Are these people unsuitable for public speaking endeavours?

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anneurysm
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28 Aug 2011, 8:44 pm

Drifter wrote:
anneurysm wrote:
I think he conducts himself well online with the exception of his youtube page, which is why you haven't seen anything unusual. I don't believe any professional stuff links to it, but still, I am paranoid about someone finding it.


I still do not see why you are concerned about this happening. How does this affect you in any way. If he is exposed as a porn addict it may discredit him. But there is no no rational reason for you to get paranoid. It has no effect on you career, And I doubt it will have any effect on the community.

I feel there is a subtext to your posts in this thread that bothers me. that is that these people should be disallowed or discouraged from public speaking so they won't tarnish the public image of the Autistic community. But the only people that would make such generalizations are bigots. What bothers me is that you would rather discourage someone from speaking out in fear of a potential backlash by the ignorant. Rather than stand up to such bigotry. This seems to be a very cowardly stance to me.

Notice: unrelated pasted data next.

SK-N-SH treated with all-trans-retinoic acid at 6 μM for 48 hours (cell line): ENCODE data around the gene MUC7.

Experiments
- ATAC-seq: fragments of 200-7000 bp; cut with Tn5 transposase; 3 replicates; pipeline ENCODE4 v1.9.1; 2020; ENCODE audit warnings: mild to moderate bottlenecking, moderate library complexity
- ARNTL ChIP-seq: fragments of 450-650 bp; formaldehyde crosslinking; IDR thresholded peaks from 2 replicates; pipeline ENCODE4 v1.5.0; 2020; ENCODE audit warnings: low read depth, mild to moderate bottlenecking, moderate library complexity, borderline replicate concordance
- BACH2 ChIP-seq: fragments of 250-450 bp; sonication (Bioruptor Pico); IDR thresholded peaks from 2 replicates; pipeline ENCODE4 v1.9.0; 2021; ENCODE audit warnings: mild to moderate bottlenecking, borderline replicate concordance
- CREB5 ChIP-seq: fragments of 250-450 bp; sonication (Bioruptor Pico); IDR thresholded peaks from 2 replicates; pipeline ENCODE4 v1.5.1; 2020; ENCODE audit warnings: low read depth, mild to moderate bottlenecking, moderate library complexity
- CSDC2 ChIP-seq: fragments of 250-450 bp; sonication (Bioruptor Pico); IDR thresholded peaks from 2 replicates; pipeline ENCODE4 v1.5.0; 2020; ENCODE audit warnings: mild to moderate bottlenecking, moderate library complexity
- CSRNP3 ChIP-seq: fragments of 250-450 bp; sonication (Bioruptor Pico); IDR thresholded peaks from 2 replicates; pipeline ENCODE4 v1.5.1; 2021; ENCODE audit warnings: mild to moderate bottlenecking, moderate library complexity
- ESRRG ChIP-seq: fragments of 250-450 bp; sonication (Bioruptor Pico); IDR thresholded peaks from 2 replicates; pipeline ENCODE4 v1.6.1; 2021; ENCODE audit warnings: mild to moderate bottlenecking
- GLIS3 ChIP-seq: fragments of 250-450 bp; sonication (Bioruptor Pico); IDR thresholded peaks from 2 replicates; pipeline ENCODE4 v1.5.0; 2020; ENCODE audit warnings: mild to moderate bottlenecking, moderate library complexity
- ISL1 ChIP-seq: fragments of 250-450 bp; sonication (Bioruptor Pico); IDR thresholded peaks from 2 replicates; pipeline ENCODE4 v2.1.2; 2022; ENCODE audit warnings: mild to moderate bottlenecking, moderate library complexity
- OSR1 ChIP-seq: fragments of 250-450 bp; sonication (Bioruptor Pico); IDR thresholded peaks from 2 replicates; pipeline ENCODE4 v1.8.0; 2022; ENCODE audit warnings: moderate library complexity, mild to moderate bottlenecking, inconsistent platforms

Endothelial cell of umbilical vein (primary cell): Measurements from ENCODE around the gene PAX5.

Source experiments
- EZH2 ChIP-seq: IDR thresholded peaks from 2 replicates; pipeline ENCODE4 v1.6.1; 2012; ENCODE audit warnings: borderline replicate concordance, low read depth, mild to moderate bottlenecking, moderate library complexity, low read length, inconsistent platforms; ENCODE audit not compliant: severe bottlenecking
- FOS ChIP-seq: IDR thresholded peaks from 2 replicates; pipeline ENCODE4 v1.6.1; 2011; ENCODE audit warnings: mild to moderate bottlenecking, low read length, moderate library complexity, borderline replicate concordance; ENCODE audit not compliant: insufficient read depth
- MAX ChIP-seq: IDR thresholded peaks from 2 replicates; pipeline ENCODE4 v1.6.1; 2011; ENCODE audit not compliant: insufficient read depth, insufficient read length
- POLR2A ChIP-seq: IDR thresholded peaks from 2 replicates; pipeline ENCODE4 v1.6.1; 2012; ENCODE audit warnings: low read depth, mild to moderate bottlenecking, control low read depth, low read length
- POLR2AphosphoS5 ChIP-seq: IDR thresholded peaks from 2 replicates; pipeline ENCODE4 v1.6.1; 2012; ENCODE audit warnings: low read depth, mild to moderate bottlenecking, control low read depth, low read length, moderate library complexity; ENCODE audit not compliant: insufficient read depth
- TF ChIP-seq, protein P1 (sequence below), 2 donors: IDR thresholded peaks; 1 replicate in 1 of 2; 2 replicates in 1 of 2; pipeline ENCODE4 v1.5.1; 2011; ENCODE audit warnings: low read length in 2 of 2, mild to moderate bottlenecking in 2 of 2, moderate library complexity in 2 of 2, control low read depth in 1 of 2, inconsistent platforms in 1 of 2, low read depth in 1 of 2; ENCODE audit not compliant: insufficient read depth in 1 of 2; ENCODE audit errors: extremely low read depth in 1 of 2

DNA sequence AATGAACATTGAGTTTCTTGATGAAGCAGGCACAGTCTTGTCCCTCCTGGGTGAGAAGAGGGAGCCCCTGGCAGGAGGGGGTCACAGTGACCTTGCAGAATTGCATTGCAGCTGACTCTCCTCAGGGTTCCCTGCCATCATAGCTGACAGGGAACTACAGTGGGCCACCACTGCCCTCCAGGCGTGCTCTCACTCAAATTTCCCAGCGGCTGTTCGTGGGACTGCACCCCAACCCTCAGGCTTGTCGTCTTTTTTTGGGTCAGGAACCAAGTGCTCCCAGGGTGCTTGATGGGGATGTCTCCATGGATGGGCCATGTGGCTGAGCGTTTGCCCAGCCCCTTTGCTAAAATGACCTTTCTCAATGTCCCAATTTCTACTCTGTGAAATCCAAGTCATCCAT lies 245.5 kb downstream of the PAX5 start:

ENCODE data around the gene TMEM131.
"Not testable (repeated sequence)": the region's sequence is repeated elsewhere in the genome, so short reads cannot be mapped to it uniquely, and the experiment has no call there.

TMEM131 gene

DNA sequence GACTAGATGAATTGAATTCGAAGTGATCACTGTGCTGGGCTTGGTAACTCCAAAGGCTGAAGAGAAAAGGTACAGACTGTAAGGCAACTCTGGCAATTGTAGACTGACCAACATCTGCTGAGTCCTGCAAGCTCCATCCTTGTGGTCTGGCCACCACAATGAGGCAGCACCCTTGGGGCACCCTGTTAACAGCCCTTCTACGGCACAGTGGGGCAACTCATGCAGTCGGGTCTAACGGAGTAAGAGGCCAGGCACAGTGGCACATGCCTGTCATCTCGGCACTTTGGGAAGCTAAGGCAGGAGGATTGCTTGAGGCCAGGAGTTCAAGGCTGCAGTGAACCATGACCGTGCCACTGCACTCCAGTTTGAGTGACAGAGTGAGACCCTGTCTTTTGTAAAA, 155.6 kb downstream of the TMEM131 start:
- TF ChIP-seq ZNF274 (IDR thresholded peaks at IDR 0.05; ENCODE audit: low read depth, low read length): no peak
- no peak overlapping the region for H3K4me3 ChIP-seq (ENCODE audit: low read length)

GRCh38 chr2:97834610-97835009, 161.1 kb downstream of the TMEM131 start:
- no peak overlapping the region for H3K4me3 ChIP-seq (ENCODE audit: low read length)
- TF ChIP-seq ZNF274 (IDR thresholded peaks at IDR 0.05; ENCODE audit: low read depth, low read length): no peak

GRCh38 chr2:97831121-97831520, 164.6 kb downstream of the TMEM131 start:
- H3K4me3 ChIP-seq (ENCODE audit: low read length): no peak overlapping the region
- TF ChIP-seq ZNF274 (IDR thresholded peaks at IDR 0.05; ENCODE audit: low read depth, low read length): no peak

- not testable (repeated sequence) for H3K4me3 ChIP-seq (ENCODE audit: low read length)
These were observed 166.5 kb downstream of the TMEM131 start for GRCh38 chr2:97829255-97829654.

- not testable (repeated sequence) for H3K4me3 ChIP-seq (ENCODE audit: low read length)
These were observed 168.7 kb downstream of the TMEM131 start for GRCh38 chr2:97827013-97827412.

I don't think I made this clear in my previous posts, but I will emphasise this now...I not only have a business relationship with him but a personal relationship with him, meaning that we also 'hang out' as friends. These two relationships, because of the nature of how our businesses are set up, have to both be comfortable if we are going to have a social relationship, and this means I have to be comfortable around him to a basic degree. This is why I already suggested that I would like to stop hanging out with him socially and only become a business contact with him, which will fully solve this situation, for me at least.

As I have already said before, I am an extremely self-concious person to the point where it debilitates me at times and often leads me to think about how others may think about other people to an obsessive degree. This is why I feel like I have to ''protect'' this guy, He can, however, still become a speaker and do whatever he wants, but if he does so, I can longer hang out with him socially and will only allow him to become aquainted with me in a business sense. I am fine with either decision, but he has to decied this himself.

He is completely fine as a speaker, but I do not want to be around him if he makes me uncomfortable.